/23rd April 2019, European Commission, RENEWABLE MARKET WATCHTM/ The European Commission has approved, under EU State aid rules, a scheme to support electricity production from renewable energy sources in Lithuania. The measure, open to all types of renewable generation, will contribute to the EU environmental objectives without unduly distorting competition. The scheme, with an overall budget of €385 million, will be open to all renewable installations.
Commissioner Margrethe Vestager, in charge of competition policy, said: “The scheme will contribute to Lithuania's transition to low carbon and environmentally sustainable energy supply, in line with the EU environmental objectives and our state aid rules.”
On 1 May 2019, Lithuania will introduce a new aid scheme to support installations generating electricity from renewable sources such as wind, solar or hydropower. The scheme will help Lithuania reach its national target share of renewable energy sources in gross final energy consumption, which has been set at 38% by 2025. The renewable energy scheme will be applicable until 1 July 2025 or, alternatively, until the 38% target is reached.
The installations benefitting from the scheme will receive support in the form of a premium, which will be set through a competitive bidding process for all types of installations, irrespective of the size of the installation and the renewable technology used.
However, the final premium will not be set at a level greater than the difference between:
- the electricity market price in Lithuania (“reference price”); and
- the average production costs of the most cost-efficient renewable energy technology in Lithuania (“maximum price”). This has been defined by the Lithuanian authorities as onshore wind power generation.
Both the reference price and the maximum price will be set by the Lithuanian national energy regulator for each auction.
The Commission assessed the scheme under EU State aid rules, in particular under the 2014 Guidelines on State aid for environmental protection and energy. The Commission found that the aid has an incentive effect, as the market price does not fully cover the costs of generating electricity from renewable energy sources and the beneficiaries will have to apply for the aid before the generating installations start operating. The aid is also proportionate and limited to the minimum necessary, as it only covers the difference between the production costs and the market price of electricity.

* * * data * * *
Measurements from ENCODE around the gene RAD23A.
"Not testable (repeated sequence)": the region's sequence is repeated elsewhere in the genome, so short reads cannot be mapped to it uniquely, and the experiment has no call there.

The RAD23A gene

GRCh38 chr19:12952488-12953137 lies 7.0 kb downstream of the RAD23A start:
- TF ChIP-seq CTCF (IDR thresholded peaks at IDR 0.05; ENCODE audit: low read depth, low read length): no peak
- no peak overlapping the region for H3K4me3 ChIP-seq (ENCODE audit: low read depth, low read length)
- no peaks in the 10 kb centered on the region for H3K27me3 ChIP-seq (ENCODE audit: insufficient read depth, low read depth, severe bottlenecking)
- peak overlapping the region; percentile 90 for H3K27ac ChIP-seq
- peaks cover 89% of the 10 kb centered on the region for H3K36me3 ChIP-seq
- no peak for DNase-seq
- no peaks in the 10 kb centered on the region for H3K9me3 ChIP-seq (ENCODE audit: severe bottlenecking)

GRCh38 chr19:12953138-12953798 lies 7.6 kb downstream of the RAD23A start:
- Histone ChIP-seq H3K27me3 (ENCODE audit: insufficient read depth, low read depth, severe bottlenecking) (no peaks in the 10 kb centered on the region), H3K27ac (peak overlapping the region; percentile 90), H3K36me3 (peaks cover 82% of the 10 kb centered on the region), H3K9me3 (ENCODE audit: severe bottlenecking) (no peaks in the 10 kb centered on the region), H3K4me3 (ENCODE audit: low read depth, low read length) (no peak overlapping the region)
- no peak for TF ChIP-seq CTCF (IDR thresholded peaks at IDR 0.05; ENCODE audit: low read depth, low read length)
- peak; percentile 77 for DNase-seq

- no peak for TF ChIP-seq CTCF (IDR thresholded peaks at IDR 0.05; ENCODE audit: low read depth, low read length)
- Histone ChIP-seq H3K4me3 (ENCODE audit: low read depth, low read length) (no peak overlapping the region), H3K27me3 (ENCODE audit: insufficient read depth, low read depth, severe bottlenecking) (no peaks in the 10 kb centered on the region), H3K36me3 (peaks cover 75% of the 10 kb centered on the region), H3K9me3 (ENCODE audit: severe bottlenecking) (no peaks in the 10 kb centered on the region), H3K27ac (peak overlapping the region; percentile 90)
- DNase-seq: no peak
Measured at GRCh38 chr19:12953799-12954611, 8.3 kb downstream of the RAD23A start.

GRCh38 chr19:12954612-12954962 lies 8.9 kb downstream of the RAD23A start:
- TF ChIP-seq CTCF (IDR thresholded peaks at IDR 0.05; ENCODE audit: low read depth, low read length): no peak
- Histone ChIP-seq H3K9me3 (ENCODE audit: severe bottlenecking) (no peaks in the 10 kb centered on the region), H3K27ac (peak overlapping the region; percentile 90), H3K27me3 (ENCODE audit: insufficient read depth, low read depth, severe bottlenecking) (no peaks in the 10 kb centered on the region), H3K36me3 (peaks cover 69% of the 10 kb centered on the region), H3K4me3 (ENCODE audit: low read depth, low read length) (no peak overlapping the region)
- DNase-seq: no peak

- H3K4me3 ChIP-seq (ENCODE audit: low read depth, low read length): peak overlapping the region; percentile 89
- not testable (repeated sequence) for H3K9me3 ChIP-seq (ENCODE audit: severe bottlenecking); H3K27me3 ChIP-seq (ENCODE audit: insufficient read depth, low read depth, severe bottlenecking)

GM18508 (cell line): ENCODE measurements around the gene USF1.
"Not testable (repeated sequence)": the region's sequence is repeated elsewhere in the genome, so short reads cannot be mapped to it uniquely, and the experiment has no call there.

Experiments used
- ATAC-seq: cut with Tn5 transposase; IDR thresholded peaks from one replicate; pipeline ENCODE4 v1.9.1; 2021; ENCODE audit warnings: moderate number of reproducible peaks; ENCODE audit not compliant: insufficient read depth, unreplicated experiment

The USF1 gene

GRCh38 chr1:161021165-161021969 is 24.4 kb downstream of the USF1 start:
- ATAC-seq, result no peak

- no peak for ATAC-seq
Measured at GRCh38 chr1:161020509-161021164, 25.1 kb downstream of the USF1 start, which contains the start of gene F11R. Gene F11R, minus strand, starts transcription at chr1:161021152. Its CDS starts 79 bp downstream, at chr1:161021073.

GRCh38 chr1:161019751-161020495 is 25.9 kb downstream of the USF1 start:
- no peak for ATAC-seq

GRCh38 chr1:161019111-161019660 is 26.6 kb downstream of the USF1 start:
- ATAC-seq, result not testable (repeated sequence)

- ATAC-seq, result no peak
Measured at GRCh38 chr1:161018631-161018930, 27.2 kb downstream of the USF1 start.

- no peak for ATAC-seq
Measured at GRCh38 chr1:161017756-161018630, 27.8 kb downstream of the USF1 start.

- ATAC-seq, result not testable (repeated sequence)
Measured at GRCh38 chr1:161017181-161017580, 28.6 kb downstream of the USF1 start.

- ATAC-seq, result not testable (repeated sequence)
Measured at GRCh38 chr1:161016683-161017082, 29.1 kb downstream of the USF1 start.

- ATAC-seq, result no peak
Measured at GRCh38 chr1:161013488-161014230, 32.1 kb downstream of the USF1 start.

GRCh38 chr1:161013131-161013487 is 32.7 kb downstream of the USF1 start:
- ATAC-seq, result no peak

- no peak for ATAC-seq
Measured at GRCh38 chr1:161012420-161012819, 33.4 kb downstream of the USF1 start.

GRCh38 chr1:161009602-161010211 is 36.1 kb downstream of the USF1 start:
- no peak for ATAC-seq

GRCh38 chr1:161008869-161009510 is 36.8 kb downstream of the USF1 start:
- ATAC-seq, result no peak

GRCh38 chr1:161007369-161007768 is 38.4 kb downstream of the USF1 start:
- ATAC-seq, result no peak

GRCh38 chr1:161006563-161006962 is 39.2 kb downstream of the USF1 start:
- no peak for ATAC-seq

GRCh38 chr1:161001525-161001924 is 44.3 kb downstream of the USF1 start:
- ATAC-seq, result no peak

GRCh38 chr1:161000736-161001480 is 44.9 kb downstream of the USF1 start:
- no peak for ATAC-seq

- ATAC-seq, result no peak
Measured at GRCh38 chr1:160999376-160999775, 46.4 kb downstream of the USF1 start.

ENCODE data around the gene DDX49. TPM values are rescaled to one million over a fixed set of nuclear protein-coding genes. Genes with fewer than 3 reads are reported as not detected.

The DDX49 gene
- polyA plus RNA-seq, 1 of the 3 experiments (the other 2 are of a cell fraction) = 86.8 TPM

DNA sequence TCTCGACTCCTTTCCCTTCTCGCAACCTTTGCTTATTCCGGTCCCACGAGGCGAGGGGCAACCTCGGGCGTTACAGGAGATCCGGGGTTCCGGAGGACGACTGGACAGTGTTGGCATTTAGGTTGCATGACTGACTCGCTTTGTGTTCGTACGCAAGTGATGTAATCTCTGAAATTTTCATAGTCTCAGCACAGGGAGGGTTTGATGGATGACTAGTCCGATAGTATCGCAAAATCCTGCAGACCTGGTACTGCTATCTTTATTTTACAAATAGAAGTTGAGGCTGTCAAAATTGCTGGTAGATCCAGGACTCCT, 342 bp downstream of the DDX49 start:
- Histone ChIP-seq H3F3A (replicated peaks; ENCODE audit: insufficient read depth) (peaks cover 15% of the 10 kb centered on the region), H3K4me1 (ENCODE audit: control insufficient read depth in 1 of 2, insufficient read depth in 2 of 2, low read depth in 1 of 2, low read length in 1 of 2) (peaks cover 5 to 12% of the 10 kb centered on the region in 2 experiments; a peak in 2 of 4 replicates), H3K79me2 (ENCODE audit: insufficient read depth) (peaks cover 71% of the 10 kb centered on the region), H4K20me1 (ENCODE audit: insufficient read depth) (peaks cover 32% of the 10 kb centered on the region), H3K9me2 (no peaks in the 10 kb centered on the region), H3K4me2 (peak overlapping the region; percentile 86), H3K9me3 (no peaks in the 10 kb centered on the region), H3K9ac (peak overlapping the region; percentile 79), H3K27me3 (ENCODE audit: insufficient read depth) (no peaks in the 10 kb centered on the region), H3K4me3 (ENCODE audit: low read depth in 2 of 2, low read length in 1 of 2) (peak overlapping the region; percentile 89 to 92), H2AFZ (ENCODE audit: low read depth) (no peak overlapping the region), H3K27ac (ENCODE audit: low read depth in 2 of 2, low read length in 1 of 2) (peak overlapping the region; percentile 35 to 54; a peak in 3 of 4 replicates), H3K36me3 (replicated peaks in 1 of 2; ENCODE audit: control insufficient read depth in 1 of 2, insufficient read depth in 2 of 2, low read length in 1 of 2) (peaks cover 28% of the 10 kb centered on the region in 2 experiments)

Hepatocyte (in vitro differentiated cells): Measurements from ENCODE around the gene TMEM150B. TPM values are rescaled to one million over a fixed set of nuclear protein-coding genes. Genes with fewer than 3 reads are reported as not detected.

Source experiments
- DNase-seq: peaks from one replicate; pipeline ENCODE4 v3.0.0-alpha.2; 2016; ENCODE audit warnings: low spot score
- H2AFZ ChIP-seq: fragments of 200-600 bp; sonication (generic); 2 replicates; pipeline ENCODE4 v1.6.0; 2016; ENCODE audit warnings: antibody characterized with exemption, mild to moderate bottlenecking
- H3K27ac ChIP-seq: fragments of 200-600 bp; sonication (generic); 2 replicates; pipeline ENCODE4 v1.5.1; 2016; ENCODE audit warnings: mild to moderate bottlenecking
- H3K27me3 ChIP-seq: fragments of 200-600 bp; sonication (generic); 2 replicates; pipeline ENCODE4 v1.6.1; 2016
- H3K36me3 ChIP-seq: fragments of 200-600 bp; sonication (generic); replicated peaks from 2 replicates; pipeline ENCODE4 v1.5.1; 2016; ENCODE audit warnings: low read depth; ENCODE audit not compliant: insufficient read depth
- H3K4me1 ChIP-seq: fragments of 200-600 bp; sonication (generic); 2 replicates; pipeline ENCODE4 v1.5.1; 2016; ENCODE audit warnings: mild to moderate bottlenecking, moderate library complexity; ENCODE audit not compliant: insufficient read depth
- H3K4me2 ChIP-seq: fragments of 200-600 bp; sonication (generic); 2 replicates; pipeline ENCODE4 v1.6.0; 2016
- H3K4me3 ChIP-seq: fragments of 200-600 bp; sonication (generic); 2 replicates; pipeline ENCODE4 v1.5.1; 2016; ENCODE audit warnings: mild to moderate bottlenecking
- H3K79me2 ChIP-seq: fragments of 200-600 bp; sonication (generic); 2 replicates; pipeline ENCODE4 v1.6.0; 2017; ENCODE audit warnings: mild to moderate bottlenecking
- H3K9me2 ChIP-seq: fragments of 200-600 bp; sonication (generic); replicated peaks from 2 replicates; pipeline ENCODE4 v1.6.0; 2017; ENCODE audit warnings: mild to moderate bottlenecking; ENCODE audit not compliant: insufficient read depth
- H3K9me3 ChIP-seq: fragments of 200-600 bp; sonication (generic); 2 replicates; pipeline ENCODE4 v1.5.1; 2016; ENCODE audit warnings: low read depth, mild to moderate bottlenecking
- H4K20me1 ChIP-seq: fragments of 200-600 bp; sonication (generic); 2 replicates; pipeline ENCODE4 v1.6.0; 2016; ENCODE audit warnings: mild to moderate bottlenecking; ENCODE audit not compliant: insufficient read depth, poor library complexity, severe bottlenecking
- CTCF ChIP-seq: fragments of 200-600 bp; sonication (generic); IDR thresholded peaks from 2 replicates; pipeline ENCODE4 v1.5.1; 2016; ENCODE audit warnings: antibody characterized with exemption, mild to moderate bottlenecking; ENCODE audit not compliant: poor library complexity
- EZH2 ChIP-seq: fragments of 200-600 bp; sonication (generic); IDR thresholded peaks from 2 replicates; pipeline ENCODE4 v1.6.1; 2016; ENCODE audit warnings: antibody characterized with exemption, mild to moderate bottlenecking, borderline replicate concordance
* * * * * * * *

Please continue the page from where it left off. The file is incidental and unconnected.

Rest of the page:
Therefore, the Commission concluded that the Lithuanian measure is in line with EU State aid rules, as it promotes the generation of electricity from renewable sources, in line with the environmental objectives of the EU, without unduly distorting competition.
The Commission's 2014 Guidelines on State Aid for Environmental Protection and Energy allow Member States to support the production of electricity from renewable energy sources, subject to certain conditions. These rules aim to help Member States meet the EU's ambitious energy and climate targets at the least possible cost for taxpayers and without undue distortions of competition in the Single Market. The Renewable Energy Directive established an EU-wide binding renewable energy target of 32% by 2030.
In Lithuania, renewable electricity generation plants with the total installed capacity of up to and including 10 kW are promoted through a sliding feed-in premium, i.e. the difference between the guaranteed tariff and the sale price for electricity generated from RES. This price shall not be lower than the average market price of the previous month and shall be calculated according to the procedure set by the NCC (Chapter III Art. 20 Par. 2 and 14 Law on Energy from Renewable Sources). According to the Law on Energy from Renewable Sources, excess electricity produced by a solar, wind and biomass power installation can be fed into the electricity grid and sent back to the self-generating customers when electricity is not produced (net-metering).
The more information and answers to your questions about Lithuanian solar PV market you may read here: Europe Solar Photovoltaic (PV) Power Market Outlook 2018 ÷ 2027 or Europe Net Metering and Self-Consumption Solar PV Market Outlook 2018 ÷ 2027
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